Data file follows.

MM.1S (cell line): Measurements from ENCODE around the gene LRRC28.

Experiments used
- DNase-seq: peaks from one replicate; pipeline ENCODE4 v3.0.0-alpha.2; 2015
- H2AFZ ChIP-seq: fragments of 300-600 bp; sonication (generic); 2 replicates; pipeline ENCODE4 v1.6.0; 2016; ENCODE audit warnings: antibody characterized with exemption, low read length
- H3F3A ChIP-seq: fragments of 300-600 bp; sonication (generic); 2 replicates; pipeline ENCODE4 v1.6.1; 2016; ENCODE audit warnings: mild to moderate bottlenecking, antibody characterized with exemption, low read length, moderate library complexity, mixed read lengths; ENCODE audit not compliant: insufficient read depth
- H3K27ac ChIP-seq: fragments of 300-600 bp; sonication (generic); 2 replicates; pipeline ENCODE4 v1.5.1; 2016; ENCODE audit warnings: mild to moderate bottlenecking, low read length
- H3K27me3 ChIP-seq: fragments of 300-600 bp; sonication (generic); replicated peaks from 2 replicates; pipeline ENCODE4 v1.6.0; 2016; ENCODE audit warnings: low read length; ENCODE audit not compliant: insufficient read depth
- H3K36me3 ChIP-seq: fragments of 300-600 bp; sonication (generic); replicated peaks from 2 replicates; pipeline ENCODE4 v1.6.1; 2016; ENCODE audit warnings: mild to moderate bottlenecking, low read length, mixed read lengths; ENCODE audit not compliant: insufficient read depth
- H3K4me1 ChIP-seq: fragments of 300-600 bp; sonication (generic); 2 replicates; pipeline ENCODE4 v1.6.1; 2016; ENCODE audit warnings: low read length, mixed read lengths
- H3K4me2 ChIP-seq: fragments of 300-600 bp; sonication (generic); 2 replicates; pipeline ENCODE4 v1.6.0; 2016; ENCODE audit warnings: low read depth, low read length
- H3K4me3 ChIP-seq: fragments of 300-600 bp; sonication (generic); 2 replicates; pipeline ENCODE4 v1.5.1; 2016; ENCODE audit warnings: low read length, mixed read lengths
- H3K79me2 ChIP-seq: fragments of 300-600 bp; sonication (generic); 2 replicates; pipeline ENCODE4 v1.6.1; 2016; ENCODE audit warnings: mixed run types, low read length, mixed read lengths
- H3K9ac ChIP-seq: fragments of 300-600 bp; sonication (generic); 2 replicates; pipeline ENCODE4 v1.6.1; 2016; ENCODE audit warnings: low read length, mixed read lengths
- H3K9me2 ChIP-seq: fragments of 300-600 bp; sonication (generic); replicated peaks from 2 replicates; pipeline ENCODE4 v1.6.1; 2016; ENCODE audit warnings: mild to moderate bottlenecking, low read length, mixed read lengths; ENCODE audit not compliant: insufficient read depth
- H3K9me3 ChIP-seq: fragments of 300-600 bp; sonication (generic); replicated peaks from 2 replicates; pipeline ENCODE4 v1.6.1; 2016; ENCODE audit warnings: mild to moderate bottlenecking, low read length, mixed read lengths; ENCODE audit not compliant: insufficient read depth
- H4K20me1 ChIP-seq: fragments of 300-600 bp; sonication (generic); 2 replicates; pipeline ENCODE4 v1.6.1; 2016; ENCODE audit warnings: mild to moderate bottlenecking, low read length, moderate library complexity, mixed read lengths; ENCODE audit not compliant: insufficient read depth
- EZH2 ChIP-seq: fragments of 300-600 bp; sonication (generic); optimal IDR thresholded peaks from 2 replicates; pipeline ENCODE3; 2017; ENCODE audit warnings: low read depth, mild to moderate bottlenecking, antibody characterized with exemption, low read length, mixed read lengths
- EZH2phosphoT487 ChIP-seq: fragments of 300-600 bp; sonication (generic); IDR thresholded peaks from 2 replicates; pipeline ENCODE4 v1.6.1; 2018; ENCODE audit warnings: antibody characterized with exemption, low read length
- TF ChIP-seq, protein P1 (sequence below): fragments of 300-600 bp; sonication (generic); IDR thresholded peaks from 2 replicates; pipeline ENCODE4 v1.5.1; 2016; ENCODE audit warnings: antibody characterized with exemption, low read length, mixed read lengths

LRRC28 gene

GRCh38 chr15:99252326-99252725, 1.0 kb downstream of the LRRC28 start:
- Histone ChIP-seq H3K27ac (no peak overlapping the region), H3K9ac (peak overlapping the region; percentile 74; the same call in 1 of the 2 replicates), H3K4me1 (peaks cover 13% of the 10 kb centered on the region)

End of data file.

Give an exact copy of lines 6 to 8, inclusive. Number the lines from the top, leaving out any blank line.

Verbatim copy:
- H3K27ac ChIP-seq: fragments of 300-600 bp; sonication (generic); 2 replicates; pipeline ENCODE4 v1.5.1; 2016; ENCODE audit warnings: mild to moderate bottlenecking, low read length
- H3K27me3 ChIP-seq: fragments of 300-600 bp; sonication (generic); replicated peaks from 2 replicates; pipeline ENCODE4 v1.6.0; 2016; ENCODE audit warnings: low read length; ENCODE audit not compliant: insufficient read depth
- H3K36me3 ChIP-seq: fragments of 300-600 bp; sonication (generic); replicated peaks from 2 replicates; pipeline ENCODE4 v1.6.1; 2016; ENCODE audit warnings: mild to moderate bottlenecking, low read length, mixed read lengths; ENCODE audit not compliant: insufficient read depth